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The sensor isn't super sensitive, with the recommended resistors it sits around 1020 in ambient lighting, when you put something close to it it will only change 2-10 digits usually. if light is shining on the sensor it will drop down dramatically (500-900) range. This makes it easy to see if something breaks the light going to the sensor. For our project we had it enclosed in a tube & to sense if there is a ball there or not. So we put an LED across from the sensor so if the ball broke the light it would be obvious to the sensor.
I bought these for embedding in a "pinewood derby" race track to detect when the cars pass over the finish line, and it seems to be working well for this after a few tweaks..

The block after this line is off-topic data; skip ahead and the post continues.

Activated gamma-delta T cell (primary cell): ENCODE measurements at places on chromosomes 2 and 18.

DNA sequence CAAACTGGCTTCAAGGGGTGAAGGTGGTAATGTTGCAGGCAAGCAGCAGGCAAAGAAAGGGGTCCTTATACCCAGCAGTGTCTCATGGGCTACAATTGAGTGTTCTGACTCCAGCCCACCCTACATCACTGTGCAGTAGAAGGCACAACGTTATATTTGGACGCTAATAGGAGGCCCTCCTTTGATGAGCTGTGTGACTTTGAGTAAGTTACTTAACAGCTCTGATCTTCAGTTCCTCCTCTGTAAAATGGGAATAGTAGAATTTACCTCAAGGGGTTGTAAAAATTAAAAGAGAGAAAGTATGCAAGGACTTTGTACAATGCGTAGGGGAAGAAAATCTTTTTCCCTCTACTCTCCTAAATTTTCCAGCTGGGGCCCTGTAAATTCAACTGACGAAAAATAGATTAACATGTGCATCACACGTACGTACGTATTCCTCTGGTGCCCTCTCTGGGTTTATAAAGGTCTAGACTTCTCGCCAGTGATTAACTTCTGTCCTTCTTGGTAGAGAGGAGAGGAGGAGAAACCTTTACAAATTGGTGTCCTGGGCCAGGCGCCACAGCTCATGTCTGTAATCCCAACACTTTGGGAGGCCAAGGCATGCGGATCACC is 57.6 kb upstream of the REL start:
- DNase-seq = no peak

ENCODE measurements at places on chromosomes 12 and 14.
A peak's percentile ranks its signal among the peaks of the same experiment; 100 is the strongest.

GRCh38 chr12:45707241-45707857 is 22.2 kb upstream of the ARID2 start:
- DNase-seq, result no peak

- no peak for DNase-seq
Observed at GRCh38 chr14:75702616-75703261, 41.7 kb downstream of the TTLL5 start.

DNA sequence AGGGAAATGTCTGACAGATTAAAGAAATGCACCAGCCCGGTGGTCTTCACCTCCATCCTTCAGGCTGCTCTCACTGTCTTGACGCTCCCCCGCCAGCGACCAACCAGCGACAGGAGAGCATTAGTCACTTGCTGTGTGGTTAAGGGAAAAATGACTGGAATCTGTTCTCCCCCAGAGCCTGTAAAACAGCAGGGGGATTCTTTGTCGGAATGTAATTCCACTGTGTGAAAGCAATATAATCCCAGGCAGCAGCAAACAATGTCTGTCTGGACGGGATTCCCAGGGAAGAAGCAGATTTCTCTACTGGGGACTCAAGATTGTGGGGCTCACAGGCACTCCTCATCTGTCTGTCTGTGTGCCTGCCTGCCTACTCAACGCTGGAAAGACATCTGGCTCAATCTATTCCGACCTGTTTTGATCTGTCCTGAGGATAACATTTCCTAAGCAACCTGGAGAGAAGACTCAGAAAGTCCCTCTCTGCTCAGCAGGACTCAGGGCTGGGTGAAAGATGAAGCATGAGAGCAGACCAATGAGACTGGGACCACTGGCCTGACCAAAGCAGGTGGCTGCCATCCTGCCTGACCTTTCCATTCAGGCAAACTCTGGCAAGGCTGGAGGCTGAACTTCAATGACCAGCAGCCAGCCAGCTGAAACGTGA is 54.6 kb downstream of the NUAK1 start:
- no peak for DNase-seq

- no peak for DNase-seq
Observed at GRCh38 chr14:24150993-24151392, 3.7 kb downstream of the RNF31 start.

I was very worried when prototyping by the fact that the object has to be REALLY close (about half an inch) to reliably "trip". I had to play around quite a bit with how much of a "drop" to treat as a real detection, and how much of a delay, as if I made the drop too big, and moved slowly, it wouldn't register.
Also, this using an infrared detector, it gets a bit flaky in light/shadows. Many times my prototype would "trip" if a shadow inadvertently fell across it, or if a light was shined on it. I ended up having to build a "hood" to try to block as much as possible.
It is working well now that it is mounted in the track under the shelf, will update after the official raceday where we run hundreds of heats.
Thank you Sparkfun.
I made some linefollower robots for different competitions and this sensor is really precise. between 0.5cm and 1.2 cm you have a resolution of 800 units out of 1024. This is awesome. For robocup rescue A, this is way better than a qre sensor, and also cheaper.